The 2013-2014 school year brings changes to Arkansas public schools. All school children in grades K through 12 will have to adhere to the new Common Core Curriculum. You would think that this would not impact homeschoolers because the state of Arkansas is not responsible for the education of homeschooled children. The truth is that the new standards will have a profound impact on homeschool families.
Arkansas homeschoolers at risk
The new Common Core standards are a real threat to homeschoolers. It goes way beyond textbooks and curriculum. Everything is changing to conform to the new standards. Right now, math and reading are the main focus but science and social studies will follow. For a complete breakdown of the Common Core requirements for high school students in Arkansas, see the Examiner article, Homeschool through high school: Common Core and Smart Core requirements.
The GED exam has been revamped to conform to Common Core. No only will students have to pay for the test, but anyone who has not completed all sections of the current test by Dec. 31, 2013, will have to retake the entire exam come 2014. While taking the GED is not a requirement for homeschoolers, if your homeschooled student wishes to go into the military, they will be required to take the GED exam.
The ACT exam and the SAT exam are now aligned with Common Core standards. High school students in Arkansas usually take the ACT, but some will take the PSAT/NMSQT in order to compete for scholarship money. The tests are aligned to the new standards. If Arkansas homeschoolers expect to do well on the College Board exams, they will have to adhere to the new standards.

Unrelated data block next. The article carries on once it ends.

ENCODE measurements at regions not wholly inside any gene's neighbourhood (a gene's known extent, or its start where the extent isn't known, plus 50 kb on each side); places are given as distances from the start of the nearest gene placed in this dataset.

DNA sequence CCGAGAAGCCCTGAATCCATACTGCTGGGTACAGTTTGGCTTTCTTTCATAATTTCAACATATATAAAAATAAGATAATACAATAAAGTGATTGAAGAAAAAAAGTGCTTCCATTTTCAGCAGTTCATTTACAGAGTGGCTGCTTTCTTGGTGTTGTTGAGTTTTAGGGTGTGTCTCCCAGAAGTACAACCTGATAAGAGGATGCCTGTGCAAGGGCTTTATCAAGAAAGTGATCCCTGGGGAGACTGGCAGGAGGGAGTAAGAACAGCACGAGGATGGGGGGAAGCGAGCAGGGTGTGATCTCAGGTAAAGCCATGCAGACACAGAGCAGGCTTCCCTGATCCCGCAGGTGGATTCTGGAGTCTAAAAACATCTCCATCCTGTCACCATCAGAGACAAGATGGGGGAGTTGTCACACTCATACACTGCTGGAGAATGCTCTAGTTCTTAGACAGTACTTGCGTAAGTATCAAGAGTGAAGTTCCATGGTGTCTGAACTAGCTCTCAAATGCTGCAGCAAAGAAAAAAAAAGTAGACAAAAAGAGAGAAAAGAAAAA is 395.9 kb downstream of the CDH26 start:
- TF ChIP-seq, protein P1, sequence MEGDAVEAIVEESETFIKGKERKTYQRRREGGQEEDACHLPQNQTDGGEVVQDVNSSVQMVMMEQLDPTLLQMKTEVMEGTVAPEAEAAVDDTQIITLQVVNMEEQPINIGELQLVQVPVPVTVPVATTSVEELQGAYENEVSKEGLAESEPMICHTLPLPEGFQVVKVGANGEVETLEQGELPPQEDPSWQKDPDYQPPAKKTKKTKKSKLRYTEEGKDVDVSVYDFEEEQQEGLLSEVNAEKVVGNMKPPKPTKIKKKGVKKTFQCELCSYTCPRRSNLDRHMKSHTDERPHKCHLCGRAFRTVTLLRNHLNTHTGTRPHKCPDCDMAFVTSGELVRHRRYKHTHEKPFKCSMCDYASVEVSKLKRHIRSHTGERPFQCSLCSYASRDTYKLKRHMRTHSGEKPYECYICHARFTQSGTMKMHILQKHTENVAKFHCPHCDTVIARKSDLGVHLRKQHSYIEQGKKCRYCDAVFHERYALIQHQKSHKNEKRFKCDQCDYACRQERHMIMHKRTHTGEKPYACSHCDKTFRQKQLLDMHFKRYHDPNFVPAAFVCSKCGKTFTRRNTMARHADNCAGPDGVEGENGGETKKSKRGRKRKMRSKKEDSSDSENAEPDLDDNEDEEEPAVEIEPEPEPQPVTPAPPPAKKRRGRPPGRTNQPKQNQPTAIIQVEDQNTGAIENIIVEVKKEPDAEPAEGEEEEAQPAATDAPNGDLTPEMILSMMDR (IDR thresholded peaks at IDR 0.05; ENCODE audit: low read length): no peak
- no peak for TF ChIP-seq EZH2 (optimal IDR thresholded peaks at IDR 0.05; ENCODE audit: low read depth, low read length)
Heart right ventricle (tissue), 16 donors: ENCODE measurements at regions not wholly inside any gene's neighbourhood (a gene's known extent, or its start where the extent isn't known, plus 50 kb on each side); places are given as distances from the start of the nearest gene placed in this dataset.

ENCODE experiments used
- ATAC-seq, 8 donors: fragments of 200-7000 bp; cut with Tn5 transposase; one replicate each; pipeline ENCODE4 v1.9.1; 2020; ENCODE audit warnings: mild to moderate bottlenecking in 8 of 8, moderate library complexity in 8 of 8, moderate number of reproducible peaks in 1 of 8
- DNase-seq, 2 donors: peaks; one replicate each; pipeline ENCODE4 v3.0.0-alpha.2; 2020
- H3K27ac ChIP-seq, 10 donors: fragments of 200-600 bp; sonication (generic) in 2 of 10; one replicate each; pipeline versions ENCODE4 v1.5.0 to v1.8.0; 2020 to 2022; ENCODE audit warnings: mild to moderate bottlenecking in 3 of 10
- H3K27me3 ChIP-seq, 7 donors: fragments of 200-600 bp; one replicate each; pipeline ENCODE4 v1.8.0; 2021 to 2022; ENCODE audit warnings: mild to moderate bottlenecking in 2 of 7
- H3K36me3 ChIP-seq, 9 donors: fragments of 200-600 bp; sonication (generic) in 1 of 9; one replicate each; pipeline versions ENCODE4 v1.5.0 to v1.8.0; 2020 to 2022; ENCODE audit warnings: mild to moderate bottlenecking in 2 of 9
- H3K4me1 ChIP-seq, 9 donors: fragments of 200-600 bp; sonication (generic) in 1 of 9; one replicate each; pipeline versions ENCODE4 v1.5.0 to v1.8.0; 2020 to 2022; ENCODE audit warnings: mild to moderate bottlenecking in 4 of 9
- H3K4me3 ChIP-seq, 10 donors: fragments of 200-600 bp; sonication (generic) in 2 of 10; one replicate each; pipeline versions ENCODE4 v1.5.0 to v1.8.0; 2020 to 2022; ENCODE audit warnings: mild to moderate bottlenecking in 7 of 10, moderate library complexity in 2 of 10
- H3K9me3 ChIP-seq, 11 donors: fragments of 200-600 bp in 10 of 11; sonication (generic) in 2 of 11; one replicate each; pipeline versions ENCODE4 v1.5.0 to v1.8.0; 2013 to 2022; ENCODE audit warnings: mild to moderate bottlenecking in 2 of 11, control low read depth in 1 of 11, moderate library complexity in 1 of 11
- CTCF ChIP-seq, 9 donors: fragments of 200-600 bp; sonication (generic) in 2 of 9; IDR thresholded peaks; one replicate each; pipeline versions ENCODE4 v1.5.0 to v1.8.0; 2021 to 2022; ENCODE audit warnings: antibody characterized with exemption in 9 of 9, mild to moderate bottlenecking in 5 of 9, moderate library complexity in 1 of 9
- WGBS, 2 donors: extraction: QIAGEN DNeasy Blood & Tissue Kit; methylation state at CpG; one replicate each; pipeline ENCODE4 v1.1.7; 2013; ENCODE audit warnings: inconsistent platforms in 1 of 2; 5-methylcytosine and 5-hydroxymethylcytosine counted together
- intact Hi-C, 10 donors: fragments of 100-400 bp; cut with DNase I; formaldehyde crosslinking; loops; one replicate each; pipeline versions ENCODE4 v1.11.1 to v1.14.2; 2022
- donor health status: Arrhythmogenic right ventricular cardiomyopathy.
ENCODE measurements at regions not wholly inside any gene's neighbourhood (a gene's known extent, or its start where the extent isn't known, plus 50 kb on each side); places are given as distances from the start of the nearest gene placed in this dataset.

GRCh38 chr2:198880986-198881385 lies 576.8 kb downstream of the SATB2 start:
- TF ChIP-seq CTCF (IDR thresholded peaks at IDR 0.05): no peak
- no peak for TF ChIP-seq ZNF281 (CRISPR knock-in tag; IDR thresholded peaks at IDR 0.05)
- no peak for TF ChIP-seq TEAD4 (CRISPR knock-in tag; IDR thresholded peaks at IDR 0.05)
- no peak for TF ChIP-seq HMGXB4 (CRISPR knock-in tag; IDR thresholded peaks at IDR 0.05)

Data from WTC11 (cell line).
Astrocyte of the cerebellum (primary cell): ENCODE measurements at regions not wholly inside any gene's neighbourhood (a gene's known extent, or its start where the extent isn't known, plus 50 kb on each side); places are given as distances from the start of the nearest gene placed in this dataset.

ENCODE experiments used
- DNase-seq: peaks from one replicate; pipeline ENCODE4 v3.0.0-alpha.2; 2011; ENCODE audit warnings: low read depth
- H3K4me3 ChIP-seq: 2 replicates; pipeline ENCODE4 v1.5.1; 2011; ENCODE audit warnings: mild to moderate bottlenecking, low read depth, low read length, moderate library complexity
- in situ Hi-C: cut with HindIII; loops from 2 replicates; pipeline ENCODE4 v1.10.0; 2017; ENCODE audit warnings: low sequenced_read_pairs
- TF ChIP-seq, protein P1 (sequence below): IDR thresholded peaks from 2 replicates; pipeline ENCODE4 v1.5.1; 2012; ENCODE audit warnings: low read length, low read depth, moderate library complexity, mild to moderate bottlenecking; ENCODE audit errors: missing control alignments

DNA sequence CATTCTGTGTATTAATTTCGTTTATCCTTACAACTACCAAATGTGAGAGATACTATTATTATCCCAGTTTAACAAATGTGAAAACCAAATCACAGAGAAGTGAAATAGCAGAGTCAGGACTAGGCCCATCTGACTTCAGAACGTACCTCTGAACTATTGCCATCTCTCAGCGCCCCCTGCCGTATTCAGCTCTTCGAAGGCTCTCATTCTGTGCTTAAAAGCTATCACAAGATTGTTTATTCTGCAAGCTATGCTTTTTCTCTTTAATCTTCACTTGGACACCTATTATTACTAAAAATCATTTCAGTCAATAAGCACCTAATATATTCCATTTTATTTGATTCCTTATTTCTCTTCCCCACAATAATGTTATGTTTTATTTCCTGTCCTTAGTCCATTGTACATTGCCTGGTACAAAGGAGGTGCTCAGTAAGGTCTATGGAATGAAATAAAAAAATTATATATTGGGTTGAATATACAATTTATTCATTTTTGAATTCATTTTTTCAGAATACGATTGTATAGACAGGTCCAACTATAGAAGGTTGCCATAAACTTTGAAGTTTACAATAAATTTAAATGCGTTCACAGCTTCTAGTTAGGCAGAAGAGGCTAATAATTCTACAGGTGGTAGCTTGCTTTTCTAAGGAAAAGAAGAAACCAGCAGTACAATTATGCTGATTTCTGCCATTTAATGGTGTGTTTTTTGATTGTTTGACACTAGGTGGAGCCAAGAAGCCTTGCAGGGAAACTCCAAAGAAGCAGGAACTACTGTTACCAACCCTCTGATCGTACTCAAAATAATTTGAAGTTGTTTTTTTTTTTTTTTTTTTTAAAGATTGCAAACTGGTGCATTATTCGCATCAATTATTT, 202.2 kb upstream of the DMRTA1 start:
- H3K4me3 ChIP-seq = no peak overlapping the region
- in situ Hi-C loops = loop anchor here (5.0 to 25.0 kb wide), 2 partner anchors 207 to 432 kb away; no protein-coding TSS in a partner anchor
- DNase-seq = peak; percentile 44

Dr. Sandra Stotsky is against the new standards. Dr. Stotsky was a member of the Common Core validation committee and she refused to sign off on the language arts standards.
Scholarships that are based on academics, like the Arkansas Academic Challenge Scholarship, will be biased towards those students who are being taught the new Common Core standards.
For homeschooled students in grades three through nine, mandatory testing will change. Right now, homeschoolers can take the state mandated tests at no cost. While this may not change, the content of the tests will change. As the state tests change to conform to the new standards, homeschool parents will be forced to attempt to teach subjects that are not age appropriate.
Common Core standards, as written, asks young students to work in the abstract prior to their physical ability to accomplish those tasks successfully. Dr. Megan Koschnick, a childhood development expert, says the Common Core standards are not developmentally appropriate for young children
Lynda Altman has homeschooled her 4 children over the last 16 years and she continues to homeschool her youngest child. She believes that homeschooling is a parent’s G-d given right. Lynda writes a blog called Homeschooling When Mom has Cancer. Get notices when this page is updated by clicking on the subscribe link, by email, or contact Lynda @fusgeyer on Twitter.